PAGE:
MC Lyte’s collaborations with artists like Janet Jackson, Jermaine Dupri, Sean Combs, and Missy Elliot led to songs like “Cold Rock A Party” and “Keep On, Keepin' On” (1996) which were international hits and contributed to what has become Hiphop’s essential role in the development of dance and pop music. In fact, in 2004, “Cold Rock A Party” was included in one of the Dance Dance Revolution video games. In 2006, the independently produced “Ride Wit Me” was nominated for a Grammy and BET Award and marked the third decade of MC Lyte’s role in creating dynamic and successful Hiphop and dance music.

MC Lyte has developed her art as emcee into a brand and expanded into a range of other art forms and industries. She has become an actress, an author, an in-demand celebrity DJ, a businesswoman who founded her own entertainment company, and an international speaker at universities and events. 

MC Lyte has become a leader off stage as well as on. From 2011-2013, she became the first African American president of the Los Angeles Chapter of the Recording Academy (the Grammy Foundation). In 2013, she was chosen to serve as a U.S. Ambassador for the Thurgood Marshall College Fund "iLead" (Inspiration | Leadership | Education | Aspiration | Determination) tour of South Africa, which focused on youth empowerment.  

MC Lyte puts her money where her music is. She has institutionalized her empowerment politics by founding the Hiphop Sisters Foundation, which presents two $100,000 college scholarships every year.  MC Lyte and The Hiphop Sisters Foundation do not leave the brothers behind. In 2014, the foundation began the #EducateOURMen scholarship initiative, which she promoted with the song “Dear John.” The song, a collaboration with Common & 10 Beats, presents a video featuring images of Black fathers and their children, and features lyrics in which MC Lyte expresses a deep empathy with Black men. Her words and work challenge prevailing notions of how Black women and Black men see, speak about, and interact with each other.  

By devoting so much meaningful creative labor to asserting her own identity and philosophy as an artist, MC Lyte also asserted to the world that Hiphop emceeing is an art form. She did this relentlessly, unflinchingly, and courageously at a time when the work and art of the emcee, and Hiphop culture in general, were widely disparaged and artistically devalued in much of the media, including parts of the black media.  Her contribution to the social conversation about Hiphop art and culture has been grossly underestimated. Those of us who casually recognize emceeing as an important art form have a responsibility to also recognize that MC Lyte was one of Hiphop’s earliest, most committed, most consistent, and most effective artistic advocates.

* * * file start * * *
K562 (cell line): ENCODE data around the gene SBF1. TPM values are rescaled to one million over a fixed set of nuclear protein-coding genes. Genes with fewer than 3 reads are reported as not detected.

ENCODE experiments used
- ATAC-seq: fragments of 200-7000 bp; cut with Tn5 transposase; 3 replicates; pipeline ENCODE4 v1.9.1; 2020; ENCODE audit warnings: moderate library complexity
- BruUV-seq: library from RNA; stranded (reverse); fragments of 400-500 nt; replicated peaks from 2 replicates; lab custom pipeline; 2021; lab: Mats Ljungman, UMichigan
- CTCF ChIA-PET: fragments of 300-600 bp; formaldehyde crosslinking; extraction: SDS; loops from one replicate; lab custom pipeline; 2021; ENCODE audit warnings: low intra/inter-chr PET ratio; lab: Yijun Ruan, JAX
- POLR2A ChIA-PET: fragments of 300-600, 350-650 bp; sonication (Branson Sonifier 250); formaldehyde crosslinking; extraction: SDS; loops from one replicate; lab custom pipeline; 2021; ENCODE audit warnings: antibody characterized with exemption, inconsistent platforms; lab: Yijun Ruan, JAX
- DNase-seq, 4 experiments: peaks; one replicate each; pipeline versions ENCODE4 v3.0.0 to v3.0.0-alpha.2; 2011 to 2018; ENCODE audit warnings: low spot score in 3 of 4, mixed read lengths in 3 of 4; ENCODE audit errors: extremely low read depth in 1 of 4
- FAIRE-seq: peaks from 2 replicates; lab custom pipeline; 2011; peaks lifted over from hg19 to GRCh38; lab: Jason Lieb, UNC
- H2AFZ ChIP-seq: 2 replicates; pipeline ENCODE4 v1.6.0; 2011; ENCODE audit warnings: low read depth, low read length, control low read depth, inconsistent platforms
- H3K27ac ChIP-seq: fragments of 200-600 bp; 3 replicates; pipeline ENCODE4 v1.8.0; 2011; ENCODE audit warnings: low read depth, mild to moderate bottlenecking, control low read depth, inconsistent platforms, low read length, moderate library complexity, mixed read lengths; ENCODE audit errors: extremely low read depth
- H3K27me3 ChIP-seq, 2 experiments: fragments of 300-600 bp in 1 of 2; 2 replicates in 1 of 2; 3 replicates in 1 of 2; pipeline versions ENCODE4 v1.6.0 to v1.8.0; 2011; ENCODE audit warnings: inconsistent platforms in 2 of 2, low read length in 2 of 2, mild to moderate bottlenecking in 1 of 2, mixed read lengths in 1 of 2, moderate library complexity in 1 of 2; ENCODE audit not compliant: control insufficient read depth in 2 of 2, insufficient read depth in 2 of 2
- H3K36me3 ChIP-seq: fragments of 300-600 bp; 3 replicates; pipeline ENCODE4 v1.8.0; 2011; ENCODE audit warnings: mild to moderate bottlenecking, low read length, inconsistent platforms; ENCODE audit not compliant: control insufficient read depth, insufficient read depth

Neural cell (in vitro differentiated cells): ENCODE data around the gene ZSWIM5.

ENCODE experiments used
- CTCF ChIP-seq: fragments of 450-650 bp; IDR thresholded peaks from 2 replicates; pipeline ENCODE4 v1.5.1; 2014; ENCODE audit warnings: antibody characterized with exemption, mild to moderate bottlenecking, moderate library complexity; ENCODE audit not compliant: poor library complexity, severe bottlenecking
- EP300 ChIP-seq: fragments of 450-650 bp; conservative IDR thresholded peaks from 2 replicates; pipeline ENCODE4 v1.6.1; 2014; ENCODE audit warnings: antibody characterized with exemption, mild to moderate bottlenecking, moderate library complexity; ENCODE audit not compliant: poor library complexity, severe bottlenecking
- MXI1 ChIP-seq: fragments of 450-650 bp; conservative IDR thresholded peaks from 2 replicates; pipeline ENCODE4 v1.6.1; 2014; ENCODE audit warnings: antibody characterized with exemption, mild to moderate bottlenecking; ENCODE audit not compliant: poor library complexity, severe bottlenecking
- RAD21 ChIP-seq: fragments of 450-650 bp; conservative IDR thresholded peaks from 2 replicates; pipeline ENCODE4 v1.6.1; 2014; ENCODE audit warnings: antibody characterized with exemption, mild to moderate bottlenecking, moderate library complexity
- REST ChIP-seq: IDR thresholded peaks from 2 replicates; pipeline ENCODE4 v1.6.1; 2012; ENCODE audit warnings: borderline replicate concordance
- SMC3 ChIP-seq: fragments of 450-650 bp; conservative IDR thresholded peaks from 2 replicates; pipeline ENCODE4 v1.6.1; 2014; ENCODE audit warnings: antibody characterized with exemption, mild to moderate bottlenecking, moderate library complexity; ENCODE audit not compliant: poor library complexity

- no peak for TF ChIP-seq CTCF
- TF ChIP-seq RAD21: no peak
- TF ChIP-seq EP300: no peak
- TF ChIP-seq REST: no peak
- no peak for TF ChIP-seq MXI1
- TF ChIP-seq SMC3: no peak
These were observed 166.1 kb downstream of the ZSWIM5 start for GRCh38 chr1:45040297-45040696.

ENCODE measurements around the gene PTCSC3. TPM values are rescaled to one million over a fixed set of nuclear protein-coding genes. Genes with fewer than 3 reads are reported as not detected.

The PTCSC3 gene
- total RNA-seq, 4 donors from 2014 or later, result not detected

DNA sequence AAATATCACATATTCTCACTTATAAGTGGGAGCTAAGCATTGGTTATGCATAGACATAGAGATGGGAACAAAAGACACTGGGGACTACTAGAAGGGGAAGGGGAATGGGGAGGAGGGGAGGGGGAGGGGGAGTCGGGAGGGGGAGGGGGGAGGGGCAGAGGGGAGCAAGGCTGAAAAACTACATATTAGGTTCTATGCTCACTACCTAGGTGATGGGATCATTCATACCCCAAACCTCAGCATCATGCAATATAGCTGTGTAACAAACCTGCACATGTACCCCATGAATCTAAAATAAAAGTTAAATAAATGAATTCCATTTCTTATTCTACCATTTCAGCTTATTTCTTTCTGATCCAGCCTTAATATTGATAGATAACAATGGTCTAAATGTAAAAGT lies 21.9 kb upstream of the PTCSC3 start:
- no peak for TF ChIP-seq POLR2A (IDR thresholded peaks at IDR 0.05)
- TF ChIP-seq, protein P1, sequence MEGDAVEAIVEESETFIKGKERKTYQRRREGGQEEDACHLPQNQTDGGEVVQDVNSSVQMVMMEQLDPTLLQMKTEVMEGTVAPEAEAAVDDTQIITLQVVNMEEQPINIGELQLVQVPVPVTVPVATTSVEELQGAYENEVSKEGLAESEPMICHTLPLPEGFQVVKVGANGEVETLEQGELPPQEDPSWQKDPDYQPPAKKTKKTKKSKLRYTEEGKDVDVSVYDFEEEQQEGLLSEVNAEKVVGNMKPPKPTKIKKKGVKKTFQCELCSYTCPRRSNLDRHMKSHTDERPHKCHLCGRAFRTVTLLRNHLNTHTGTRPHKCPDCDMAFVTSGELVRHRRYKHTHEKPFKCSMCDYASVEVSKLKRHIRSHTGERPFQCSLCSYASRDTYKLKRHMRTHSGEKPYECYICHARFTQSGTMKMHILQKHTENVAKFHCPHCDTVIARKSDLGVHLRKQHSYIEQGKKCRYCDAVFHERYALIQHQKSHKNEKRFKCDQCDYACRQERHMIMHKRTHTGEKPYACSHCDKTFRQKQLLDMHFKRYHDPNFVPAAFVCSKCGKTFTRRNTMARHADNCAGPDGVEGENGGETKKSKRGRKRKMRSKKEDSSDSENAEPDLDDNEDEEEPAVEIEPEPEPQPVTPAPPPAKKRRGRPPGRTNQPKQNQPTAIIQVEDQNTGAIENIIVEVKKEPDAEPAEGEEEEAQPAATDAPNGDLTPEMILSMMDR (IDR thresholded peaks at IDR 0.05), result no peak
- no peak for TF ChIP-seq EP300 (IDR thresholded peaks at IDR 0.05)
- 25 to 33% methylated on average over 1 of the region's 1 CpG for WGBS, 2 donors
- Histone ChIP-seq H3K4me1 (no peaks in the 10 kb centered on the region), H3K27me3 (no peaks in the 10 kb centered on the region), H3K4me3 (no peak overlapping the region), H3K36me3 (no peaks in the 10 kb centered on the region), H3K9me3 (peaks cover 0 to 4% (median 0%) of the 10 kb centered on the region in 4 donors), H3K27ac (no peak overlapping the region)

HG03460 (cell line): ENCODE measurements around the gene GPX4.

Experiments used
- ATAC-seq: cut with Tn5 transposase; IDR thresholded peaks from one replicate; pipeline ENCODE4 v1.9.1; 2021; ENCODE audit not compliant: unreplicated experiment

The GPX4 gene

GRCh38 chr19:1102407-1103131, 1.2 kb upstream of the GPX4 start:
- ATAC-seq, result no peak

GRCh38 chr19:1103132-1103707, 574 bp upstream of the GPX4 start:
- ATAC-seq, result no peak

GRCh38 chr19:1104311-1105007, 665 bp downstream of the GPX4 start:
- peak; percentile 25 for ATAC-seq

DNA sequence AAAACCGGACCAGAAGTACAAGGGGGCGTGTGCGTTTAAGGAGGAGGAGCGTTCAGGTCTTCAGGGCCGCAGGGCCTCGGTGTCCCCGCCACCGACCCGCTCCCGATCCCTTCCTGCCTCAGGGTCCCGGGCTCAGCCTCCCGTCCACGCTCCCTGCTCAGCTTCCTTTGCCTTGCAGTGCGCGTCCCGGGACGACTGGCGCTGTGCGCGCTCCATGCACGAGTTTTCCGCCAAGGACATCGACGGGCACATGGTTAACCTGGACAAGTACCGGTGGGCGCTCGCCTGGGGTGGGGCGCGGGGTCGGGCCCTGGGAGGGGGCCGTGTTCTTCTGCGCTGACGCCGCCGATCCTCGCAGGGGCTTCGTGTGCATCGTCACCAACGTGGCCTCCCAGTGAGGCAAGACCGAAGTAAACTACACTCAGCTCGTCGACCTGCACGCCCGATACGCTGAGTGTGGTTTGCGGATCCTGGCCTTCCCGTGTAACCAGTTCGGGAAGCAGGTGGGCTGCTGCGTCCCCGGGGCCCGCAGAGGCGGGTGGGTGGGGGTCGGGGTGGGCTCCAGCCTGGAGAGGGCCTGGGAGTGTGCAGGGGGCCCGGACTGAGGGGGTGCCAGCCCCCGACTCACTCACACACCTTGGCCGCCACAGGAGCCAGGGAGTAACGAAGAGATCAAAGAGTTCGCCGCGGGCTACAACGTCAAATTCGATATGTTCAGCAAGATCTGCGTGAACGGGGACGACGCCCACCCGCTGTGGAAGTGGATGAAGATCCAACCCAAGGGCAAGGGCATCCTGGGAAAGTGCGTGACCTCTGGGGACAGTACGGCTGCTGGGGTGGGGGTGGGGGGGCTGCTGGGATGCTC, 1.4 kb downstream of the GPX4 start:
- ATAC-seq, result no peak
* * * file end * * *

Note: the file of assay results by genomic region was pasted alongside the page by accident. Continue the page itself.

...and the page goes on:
MC Lyte's commitment to the integrity of Hiphop art and culture, combined with her ability to achieve commercial success in the early years of Hiphop, helped shape the culture in general and helped establish artistic integrity as a foundational principal within Hiphop culture at all levels of success and recognition. 

And of course, MC Lyte’s contribution to promoting the work and art of women Hiphop artists simply cannot be overstated. While many of us are legitimately disappointed that more women have not achieved significant recognition in Hiphop culture, those that have owe a debt to MC Lyte. Furthermore, women artists who have been less artistically thoughtful than MC Lyte about how they represent their bodies and sexualities have much to learn from her.  Although she was always very attractive and greatly enjoyed fashion and fancy hair styles, even as a teenage girl, MC Lyte made careful and effective professional and artistic choices to ensure that her words and her music were always given more attention than her beauty and body. All women artists in every medium can learn a lesson from MC Lyte about the importance of demanding respect for one’s identity and labor as an artist, of asserting one’s humanity and subjectivity as a woman, and of defining one’s own aesthetic standards while refusing to be defined or diminished by others. 

MC Lyte is currently in her fourth decade as an established Hiphop recording artist and she is poised to release another album in 2015. Very few of her contemporaries – male or female -  who began their Hiphop recording careers in the mid- to early- 1980s have continued to release new music and even fewer, arguably none, have done so with her level of success. 

Her 1989 lyrics from “Cha Cha Cha” explain why we should follow the Lyte:

The dopeness I write, I guarantee delight
To the hip-hop maniac, the Uptown brainiac
In full effect, MC Lyte is back
And better than before as if that was possible
My competition, you'll find them in the hospital
Visiting time, I think it's on a Sunday
But notice they only get one day to shine
The rest of the week is mine
And I'll blind you with the science that the others have yet to find
So come along and I'll lead you the right way
Just clap your hands to the words I say, come on...

*(“Let the Light Shine” is from MC Lyte’s “Shut the Eff Up” 1990)